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1: Heritable Material Resources

Instructor Resources for Chapter 1: Heritable Material

PowerPoint Slides with Pedagogy for Each Section in Chapter 1  

These slides have pedagogy built into them. These slides are structured to not only cover the content, but also engage students in thoughtful discussion, questioning and interpreting data. Instructors can use these slides directly, or modify them to suit their pedagogical needs.

Sections 1.1: What is biological information? and 1.2: What is heritable material?

Bio-Math Exploration 1.1: Why do amino acids make a better code than nucleotides?

Section 1.3: Can you prove protein is NOT heritable material?

ELSI 1.1: Who owns your DNA?

Section 1.4: How does DNA’s shape affect its function?

Bio-Math Exploration 1.2: How much DNA is in each band?

Bio-Math Exploration 1.3: How are generations measured on a log scale?

Section 1.5: Is all genetic information encoded linearly in the DNA sequence?

Apply What You Know:
Optional Questions for Advanced Exploration of Chapter 1 Content


  1. When biological information is used by a cell, is it consumed or left intact? Answer this question while focusing on DNA. In future chapters, you might modify your answer as you learn about other forms of biological information.
  • DNA is not consumed since it can be replicated and transcribed many times. It is possible that each use produces some new variation, but the original DNA template remains consistent. Epigenetic alterations can change the function of DNA, but the sequence remains unaltered. 
  1. Search PubMed for the 2002 paper by Cooney, Dave, and Wolff. What do you learn about the ability of a mother to affect the epigenome of her offspring?
  • Pregnant mice were fed methyl supplements to increase DNA methylation. Their offspring lived longer lives than control mice that did not receive the supplements.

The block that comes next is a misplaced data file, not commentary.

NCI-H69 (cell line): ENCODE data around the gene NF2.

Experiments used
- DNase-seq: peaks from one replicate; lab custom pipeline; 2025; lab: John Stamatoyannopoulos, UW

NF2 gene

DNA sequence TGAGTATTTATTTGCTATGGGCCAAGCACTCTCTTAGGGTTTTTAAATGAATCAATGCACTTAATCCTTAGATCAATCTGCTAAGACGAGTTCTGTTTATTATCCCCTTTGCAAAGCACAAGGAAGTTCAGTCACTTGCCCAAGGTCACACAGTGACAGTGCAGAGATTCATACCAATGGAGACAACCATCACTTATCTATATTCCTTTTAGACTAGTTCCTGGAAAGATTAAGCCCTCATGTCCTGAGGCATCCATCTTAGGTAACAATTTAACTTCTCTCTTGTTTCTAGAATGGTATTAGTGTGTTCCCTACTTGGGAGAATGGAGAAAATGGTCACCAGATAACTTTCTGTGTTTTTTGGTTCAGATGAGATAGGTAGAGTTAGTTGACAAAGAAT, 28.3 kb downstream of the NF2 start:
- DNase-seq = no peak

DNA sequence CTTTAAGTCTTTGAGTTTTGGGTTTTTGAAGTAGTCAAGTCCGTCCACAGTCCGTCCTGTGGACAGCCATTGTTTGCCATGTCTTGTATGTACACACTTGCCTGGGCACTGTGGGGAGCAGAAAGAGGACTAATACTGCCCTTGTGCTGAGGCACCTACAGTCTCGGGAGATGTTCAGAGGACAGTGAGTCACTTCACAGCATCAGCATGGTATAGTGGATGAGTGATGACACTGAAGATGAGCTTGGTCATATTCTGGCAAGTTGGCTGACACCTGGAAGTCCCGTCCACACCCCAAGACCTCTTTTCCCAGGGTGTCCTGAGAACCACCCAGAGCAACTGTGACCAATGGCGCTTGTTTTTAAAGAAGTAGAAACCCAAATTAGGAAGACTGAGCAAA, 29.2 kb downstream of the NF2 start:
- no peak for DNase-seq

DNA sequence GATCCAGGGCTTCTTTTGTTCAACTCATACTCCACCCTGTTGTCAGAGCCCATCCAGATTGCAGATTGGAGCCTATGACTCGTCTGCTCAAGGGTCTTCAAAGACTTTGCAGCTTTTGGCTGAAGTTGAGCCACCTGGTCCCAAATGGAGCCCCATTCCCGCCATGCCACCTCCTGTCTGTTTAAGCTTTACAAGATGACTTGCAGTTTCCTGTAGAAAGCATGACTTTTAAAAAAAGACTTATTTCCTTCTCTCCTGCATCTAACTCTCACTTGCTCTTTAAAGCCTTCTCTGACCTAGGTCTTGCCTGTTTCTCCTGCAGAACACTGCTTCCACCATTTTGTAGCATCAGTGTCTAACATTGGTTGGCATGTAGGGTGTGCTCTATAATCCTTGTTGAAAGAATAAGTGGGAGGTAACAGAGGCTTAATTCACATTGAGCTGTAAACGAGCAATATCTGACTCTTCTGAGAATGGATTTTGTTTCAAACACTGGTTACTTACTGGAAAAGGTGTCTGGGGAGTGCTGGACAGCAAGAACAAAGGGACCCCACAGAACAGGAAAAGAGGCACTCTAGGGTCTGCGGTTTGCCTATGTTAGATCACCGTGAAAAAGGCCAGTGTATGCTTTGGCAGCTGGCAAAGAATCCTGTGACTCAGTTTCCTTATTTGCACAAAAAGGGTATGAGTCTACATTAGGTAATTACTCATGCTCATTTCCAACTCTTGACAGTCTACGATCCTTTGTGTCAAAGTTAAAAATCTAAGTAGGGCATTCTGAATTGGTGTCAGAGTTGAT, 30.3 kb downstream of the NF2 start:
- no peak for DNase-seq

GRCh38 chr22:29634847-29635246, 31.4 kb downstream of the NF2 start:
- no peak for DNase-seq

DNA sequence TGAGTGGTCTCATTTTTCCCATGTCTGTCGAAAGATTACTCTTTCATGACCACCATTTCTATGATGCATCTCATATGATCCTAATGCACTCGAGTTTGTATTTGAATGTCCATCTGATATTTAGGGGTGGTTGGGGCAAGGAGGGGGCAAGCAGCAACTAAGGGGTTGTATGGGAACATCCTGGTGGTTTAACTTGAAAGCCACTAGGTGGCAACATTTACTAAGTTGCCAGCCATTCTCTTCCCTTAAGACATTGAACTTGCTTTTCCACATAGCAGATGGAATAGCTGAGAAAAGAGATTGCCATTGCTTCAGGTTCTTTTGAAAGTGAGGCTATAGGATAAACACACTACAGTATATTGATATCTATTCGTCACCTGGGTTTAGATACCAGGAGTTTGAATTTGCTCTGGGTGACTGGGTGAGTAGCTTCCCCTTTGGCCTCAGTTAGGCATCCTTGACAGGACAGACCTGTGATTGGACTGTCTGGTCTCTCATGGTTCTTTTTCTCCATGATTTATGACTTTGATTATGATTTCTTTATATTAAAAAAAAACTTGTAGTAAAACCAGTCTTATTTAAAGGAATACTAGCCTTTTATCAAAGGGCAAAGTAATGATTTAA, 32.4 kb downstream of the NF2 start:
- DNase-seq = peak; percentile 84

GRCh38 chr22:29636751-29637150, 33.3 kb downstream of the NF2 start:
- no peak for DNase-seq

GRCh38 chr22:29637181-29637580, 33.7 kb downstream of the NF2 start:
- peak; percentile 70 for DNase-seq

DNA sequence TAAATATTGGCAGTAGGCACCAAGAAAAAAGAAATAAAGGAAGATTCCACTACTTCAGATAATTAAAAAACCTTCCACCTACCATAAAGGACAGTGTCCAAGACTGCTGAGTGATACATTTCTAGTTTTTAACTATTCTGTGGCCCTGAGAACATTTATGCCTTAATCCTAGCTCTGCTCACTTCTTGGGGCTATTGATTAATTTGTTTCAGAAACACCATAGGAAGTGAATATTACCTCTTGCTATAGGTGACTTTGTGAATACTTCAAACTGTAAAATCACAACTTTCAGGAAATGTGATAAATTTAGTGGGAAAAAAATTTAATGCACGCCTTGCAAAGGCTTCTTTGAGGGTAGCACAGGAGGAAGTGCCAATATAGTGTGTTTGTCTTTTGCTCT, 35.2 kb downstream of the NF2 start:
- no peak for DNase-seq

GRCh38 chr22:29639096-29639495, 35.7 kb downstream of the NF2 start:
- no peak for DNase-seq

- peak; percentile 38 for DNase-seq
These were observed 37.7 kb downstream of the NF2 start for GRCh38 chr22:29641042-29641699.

1. Now search PubMed for the 2003 paper by Rakyan, Chong, Champ, Cuthbert, Morgan, Luu, and Whitelaw. What other surprising news is there about the capacity of an epigenome to be passed on to the next generation?
  • Altered methylation status of the gene Axin(Fu) can lead to a kinked tail in mice. This epigenetic regulation can be passed on to subsequent generations through both the father and the mother. 
  1. Given the lessons from the papers you found in the previous two questions, what implications do these papers have on your environmental exposure to compounds that alter your methylation status? Keep in mind that changes in the epigenome are not dependent upon mutations in the DNA sequence.
  • Anything we do to alter our epigenome can alter our own phenotypes and those of our offspring. Therefore, activities such as smoking and conditions such as obesity can transcend generations. 
  1. Search PubMed for the 2007 paper by Levy, Sutton, Ng, et al. published in the open access journal PLoS Biology. Read the abstract to gain an appreciation for the variation within a single human’s genome. Based on this abstract, do you think DNA replication produces identical copies of DNA? Is the encoding of genetic information perfectly accurate, or do our DNA polymerases duplicate information inaccurately from one generation to the next?
  • The investigators reported, "more than 4.1 million DNA variants, encompassing 12.3 Mb. These variants (of which 1,288,319 were novel) included 3,213,401 single nucleotide polymorphisms (SNPs), 53,823 block substitutions (2-206 bp), 292,102 heterozygous insertion/deletion events (indels)(1-571 bp), 559,473 homozygous indels (1-82,711 bp), 90 inversions, as well as numerous segmental duplications and copy number variation regions." Therefore, it is likely that DNA polymerases make errors with each generation. The paper by Roach et al. (2010) sequenced the genomes of two children and their parents to document how many mutations are passed on each generation. 
Publishing Information
Citation: Woodward, S. (2016). Instructor Resources for Chapter 1: Heritable Material. Retrieved from